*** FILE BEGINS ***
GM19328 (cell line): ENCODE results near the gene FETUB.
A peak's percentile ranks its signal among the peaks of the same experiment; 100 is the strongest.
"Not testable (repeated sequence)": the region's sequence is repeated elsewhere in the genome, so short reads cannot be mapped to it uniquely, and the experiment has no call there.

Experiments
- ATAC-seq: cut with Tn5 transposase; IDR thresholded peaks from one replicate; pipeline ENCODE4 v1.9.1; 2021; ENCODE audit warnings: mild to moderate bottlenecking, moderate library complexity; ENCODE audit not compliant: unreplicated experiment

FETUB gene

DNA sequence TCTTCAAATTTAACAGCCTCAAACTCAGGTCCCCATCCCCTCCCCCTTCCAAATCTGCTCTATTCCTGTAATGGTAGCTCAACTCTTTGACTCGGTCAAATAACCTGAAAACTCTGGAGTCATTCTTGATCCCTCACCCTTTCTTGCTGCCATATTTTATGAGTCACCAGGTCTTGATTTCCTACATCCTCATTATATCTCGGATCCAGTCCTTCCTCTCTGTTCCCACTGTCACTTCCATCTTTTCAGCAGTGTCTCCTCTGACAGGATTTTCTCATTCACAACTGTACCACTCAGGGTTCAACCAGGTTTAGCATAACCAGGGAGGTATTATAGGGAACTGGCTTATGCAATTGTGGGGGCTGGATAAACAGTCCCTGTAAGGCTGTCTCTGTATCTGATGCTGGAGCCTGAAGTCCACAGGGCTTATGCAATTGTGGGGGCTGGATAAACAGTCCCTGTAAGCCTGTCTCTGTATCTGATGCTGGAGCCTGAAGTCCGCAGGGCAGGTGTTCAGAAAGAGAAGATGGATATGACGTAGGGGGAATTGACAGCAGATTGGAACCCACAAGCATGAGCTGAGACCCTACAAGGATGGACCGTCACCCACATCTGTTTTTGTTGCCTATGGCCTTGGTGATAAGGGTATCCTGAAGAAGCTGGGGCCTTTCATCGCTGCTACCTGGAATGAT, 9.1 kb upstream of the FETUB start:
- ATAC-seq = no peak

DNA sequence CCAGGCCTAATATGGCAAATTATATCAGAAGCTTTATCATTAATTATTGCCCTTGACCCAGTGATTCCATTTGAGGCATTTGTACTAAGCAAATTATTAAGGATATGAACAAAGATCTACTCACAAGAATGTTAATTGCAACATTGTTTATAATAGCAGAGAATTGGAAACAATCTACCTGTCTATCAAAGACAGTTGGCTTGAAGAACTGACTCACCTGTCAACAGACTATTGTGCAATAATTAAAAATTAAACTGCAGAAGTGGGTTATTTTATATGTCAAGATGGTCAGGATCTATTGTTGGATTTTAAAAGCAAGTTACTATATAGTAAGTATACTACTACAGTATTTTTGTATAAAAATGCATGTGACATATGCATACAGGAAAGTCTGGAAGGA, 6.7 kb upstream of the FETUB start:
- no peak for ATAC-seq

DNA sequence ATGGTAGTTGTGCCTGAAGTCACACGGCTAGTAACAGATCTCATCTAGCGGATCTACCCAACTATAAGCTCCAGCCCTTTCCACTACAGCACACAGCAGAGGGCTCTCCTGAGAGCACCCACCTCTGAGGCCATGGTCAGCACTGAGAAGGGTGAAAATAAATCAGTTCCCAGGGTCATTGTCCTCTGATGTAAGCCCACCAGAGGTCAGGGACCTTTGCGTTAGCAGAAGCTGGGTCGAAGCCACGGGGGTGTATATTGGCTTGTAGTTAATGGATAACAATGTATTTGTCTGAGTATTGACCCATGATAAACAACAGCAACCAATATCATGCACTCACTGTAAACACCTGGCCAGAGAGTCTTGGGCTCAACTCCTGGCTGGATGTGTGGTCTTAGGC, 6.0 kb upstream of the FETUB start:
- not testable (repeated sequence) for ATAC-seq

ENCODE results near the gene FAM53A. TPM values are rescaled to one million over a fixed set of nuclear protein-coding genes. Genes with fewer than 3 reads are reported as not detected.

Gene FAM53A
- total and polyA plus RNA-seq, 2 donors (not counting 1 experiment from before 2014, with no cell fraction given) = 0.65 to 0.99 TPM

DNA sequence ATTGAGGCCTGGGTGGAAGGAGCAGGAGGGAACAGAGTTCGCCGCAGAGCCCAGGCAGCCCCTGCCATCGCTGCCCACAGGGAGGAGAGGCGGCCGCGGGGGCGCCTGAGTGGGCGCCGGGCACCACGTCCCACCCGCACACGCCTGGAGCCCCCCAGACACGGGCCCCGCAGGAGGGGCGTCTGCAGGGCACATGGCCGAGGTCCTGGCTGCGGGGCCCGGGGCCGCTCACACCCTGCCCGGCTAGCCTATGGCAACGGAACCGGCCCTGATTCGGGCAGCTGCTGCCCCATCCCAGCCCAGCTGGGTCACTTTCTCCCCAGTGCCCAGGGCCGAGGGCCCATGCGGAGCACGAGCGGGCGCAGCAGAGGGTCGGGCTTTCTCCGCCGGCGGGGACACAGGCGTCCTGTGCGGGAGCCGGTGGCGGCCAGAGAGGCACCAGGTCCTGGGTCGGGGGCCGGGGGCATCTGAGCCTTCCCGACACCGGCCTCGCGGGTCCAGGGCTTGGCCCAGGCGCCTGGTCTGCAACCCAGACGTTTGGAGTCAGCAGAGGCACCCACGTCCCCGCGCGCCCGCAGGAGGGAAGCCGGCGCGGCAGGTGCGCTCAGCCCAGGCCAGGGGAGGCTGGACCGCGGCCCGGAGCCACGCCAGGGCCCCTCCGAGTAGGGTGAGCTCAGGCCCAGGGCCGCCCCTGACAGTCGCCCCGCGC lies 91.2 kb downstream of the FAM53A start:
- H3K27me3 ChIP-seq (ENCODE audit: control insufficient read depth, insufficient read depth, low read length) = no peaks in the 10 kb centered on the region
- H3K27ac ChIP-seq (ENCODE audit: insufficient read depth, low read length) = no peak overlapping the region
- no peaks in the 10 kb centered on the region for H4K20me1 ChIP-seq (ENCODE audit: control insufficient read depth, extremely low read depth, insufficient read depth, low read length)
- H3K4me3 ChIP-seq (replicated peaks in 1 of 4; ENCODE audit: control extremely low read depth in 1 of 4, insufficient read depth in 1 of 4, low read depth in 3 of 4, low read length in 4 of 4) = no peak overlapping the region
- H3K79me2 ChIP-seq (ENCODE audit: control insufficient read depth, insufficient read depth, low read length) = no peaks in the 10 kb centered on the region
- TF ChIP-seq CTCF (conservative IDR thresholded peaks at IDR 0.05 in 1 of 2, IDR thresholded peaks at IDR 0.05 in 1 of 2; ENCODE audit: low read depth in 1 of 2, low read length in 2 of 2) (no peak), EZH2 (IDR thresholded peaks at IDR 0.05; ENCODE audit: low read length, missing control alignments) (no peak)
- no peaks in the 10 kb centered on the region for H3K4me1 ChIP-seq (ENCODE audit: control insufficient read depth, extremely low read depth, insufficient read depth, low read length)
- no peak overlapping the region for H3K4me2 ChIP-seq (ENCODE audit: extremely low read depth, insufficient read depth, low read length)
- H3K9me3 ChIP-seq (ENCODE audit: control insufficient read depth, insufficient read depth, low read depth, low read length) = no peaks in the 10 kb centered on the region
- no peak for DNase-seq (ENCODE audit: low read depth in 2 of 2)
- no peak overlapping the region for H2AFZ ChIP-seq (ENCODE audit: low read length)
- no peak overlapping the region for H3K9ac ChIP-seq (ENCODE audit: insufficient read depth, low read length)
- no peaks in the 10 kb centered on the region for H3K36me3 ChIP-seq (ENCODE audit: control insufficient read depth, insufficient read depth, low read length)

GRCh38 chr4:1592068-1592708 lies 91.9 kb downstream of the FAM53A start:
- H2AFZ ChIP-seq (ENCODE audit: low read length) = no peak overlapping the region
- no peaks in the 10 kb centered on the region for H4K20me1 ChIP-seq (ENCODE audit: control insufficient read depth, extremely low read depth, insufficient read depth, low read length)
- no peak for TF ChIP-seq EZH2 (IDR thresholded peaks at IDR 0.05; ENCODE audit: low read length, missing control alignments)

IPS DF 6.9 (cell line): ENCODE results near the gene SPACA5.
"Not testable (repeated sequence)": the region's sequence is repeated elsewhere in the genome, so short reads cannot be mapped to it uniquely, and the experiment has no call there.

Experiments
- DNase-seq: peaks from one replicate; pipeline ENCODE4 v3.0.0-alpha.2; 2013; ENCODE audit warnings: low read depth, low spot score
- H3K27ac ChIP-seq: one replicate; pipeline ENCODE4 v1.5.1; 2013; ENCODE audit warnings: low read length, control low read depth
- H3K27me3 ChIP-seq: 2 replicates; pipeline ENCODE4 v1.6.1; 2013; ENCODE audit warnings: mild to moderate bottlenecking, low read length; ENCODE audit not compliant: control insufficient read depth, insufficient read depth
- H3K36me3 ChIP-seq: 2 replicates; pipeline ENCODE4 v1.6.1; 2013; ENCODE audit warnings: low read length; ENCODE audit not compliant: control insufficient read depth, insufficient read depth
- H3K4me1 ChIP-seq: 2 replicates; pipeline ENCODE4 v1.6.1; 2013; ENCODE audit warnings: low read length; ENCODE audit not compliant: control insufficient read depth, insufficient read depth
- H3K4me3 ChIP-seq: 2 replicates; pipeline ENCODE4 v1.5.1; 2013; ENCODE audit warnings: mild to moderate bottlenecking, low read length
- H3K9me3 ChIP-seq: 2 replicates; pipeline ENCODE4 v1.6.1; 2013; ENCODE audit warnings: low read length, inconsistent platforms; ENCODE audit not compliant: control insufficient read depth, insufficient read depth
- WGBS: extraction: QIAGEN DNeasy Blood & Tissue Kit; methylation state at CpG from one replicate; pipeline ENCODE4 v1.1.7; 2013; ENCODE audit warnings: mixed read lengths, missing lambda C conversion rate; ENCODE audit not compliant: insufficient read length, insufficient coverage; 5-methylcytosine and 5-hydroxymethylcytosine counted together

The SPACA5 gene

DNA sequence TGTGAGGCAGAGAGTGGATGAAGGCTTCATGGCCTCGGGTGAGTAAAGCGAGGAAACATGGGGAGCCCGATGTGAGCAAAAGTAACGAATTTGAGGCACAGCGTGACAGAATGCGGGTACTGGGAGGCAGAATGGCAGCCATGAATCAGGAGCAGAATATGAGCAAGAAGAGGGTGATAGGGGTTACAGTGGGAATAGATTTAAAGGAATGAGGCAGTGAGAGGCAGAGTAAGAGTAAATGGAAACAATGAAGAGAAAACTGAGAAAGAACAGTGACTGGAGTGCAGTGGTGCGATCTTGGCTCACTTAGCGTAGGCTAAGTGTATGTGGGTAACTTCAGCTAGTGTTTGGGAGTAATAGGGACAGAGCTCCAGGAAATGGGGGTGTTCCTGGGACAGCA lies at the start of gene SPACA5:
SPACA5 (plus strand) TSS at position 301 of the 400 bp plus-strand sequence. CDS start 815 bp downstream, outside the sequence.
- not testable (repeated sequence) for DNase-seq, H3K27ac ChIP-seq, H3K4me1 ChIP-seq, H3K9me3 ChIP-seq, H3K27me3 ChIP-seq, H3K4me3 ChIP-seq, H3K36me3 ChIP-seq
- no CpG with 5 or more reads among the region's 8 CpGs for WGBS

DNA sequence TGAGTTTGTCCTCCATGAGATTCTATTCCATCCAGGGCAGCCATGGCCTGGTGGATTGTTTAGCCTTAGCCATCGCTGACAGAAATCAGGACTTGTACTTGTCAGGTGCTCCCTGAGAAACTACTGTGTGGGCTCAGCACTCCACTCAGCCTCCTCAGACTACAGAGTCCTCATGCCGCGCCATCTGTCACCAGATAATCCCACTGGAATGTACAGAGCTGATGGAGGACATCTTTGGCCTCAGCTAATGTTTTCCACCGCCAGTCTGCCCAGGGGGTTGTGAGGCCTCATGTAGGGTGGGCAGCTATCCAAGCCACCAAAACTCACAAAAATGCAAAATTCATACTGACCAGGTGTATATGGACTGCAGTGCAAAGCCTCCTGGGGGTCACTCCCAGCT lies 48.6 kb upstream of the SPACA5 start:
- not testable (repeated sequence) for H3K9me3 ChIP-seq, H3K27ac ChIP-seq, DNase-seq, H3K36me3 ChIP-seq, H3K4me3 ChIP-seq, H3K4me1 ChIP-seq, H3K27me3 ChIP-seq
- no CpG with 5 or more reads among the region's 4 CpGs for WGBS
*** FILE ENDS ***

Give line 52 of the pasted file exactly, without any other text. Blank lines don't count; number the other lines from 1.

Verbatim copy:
- no CpG with 5 or more reads among the region's 4 CpGs for WGBS